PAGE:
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Grounding Shop Vacs

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  • Grounding Shop Vacs

    I bought a Ridgid wet/dry vac,(3.25 hp/8 gal) to improve my cleanliness around my garage/shop. I do not have the normal pricey vacuums that you can connect to your tools.
    My question is this, how do I ground out my vac so that saw dust does not stick to the tubes and that I do not get shocked from touching something metal when I am sweeping? This model does not have a ground on the plug. I saw some articles that people have taken the thin wire tape and ran it inside the tubes, but how do I go about grounding the vacuum from there?
    Andrew Kenton

  • #2
    Hey Drew, welcome to the forum. I don't think you have anything to worry about using your shop vac as is. It's rated for both wet and dry use so if it won't zap you when it sucks water I doubt if it will zap you when you touch some metal while cleaning up the shop.

    [ 10-24-2003, 08:10 PM: Message edited by: Badger Dave ]
    Teach your kids about 30 percent of their ice cream.


    • #3
      I often wondered why an electrical motorized machine that is made to use in wet conditions does not have a grounding wire? This makes no sense to me!
      John E. Adams<br /><a href=\"\" target=\"_blank\"></a>


      • #4
        I don't think he was suggesting that the tool was shorting out or something along those lines.

        I live in Colorado where the humidity is non existent, and using the shop vac to clean up is like going through a electric shock therapy. So much static build through the hose that if i do not ground myself to a machine occasionally i get discharges through my shoes. OUCH!!!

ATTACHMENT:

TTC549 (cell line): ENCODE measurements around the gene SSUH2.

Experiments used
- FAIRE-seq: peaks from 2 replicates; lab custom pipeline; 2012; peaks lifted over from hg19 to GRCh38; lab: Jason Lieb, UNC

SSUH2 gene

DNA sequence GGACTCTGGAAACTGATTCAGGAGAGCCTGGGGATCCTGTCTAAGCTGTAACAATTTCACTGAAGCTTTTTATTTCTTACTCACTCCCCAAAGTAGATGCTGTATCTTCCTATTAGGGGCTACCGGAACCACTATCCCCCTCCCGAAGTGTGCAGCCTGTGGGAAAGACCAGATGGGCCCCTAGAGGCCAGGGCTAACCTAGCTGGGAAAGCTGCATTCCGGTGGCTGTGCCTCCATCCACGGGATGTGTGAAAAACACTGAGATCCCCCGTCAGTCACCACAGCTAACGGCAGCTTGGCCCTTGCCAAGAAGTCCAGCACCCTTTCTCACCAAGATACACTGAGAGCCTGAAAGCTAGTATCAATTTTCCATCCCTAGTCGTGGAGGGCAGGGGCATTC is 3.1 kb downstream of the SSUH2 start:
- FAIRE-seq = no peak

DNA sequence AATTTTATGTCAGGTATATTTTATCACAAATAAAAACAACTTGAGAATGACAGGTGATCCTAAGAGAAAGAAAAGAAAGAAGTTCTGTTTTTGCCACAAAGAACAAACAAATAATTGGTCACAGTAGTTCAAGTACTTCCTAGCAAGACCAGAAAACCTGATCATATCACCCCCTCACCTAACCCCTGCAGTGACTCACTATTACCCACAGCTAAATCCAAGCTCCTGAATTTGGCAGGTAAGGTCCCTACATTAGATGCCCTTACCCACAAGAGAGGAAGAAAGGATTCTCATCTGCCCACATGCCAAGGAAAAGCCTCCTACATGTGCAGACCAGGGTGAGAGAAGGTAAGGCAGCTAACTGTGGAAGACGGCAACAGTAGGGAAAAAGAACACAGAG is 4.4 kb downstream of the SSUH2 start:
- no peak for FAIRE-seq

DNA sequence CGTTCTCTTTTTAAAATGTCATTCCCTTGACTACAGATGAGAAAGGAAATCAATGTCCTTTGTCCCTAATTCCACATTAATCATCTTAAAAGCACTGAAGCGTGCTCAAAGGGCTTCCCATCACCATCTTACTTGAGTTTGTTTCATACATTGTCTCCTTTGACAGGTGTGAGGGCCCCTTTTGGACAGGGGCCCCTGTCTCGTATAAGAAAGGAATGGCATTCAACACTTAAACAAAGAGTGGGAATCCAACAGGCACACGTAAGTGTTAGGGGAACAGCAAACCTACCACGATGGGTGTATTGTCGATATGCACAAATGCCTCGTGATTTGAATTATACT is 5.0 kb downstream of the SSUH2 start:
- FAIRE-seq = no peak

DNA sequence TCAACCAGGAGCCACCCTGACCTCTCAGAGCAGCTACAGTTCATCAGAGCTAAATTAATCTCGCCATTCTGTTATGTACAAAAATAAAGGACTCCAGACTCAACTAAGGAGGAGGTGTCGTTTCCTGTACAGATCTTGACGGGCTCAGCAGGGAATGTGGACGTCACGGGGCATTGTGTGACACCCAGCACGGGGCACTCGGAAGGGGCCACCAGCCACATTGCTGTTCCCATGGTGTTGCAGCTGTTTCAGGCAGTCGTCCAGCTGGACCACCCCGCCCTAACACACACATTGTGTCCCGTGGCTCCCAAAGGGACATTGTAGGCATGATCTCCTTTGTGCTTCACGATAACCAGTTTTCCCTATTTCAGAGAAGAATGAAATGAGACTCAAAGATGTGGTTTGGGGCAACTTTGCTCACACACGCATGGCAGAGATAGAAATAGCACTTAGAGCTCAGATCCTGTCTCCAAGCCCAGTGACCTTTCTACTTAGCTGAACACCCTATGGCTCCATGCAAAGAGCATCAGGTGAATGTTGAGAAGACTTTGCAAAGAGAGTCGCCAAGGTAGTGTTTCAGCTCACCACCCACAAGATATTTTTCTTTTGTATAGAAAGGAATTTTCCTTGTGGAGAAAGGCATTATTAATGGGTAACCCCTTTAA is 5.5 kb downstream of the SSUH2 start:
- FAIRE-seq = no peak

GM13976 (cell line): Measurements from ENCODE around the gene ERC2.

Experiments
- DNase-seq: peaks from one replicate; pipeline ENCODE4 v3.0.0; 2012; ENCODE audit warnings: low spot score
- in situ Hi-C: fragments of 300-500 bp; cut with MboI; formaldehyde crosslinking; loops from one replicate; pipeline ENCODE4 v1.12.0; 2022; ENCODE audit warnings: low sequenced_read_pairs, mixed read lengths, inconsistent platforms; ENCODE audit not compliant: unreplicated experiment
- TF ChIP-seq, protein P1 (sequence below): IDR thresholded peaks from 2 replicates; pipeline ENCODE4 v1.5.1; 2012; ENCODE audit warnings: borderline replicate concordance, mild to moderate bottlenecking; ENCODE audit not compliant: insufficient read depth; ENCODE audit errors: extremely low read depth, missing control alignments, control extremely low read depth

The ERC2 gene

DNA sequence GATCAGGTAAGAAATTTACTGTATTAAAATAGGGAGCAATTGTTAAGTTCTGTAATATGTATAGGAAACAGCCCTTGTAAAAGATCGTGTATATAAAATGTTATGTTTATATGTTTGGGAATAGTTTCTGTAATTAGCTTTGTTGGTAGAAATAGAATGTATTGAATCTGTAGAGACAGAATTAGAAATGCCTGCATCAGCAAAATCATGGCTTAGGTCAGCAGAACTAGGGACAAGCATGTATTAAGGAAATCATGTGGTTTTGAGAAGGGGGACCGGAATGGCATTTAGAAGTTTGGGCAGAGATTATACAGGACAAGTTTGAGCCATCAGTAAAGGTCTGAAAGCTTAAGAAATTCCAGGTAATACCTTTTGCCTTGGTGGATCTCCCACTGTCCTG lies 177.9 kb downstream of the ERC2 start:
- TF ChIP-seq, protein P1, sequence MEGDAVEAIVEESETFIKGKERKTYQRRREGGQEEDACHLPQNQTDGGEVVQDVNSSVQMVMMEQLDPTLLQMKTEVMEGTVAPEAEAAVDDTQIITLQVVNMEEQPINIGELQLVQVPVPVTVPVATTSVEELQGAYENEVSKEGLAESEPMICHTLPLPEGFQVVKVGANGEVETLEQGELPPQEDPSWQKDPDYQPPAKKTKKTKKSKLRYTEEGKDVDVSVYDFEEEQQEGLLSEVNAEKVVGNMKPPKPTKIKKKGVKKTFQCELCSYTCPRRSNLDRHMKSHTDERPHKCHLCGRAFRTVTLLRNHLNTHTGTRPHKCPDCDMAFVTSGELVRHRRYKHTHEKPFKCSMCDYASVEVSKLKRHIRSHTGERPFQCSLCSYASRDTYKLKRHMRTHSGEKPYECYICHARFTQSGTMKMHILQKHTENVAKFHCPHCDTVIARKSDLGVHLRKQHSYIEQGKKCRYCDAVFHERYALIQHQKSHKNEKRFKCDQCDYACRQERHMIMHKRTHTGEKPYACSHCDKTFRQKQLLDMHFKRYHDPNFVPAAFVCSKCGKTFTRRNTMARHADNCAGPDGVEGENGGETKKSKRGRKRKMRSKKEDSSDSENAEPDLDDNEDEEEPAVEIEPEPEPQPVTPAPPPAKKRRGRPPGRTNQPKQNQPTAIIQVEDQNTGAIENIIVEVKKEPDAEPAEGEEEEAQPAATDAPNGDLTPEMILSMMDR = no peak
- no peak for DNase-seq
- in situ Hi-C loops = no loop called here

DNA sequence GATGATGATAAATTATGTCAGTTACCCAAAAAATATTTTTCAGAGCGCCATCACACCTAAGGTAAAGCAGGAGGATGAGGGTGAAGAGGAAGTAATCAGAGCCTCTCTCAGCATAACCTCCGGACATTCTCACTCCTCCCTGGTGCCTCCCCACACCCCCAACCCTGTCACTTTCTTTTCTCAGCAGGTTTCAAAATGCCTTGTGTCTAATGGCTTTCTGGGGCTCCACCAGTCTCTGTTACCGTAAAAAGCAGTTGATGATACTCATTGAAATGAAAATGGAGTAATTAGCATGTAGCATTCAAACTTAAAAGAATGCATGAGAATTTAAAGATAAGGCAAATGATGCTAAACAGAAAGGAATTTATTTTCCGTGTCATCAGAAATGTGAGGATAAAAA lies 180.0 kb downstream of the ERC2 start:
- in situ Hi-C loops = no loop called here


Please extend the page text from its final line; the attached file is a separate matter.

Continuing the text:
How do you go about draining that static?


        • #5
          That is a question that has gotten my attn. a few times. Wet/Dry vacs and some other tools don't have a 3rd prong to ground them, but they are rated the same as the rest?? Any ideas? Rick


          • #6
            Ridgid Wet/Dry Vacs are double insulated(DI). That is why a grounding plug is not required.


            • #7
              Rockler sells a grounding kit, but I know nothing about it. Search for it on by using, "Dust Grounding Kit" as your search.

              [ 10-28-2003, 05:43 PM: Message edited by: yogibear ]


              • #8
                Have y'all tried using aluminum tape?


                • #9
                  You could try to mount a small lenght of chain conected at the hose. Let it drag on the floor and this should act as a ground releave the shock.


                  • #10
                    Wow, interesting here in Florida we don’t have that problem. I have heard that there is sealer that is used on high voltage cables to prevent flash over. I think it’s made by (sp?) Collonite's. As for shock from the vac, use GFCI outlets in your workspace.

                    No Bull Dust Just Saw Dust


                    • #11
                      I'm definetly not an electrician ( don't get paid enuf) but i think on most new plugs, the wider of the 2 prongs goes to the nuetral wire in plug thus grounding it. I notice almost all new wires are set up this way. At any rate.....not to worry about your vac if its wet/dry pickup.

                      Try vacuming water coming outta the main electric panel when it pours out !!!! Called elec co 3 times, said they would be right out.....never do
                      <a href=\"\" target=\"_blank\"></a><br /><br />I can fix anything......where\'s the duct tape ?? :-)


                      • #12
                        The large plug is the ground plug, The third prong is the groundING plug. The grounding plug is for safety if the unit shorts out to the case. If the case was metal, the metal would be grounded out to protect the user from becoming the easiest path to ground. With a plastic case, that's not a worry. You are sufficiantly protected from shock.

                        A great trick with static electricity is to hold a quarter in your hand and touch it to metal. It arcs out on the quarter instead of your skin. Pain free. Unless you short the quarter out on your wife. That's funny, but may be painful.


                        • #13
                          Yep, that's what I was talking about. Still funny for a few seconds, till the roller comes out.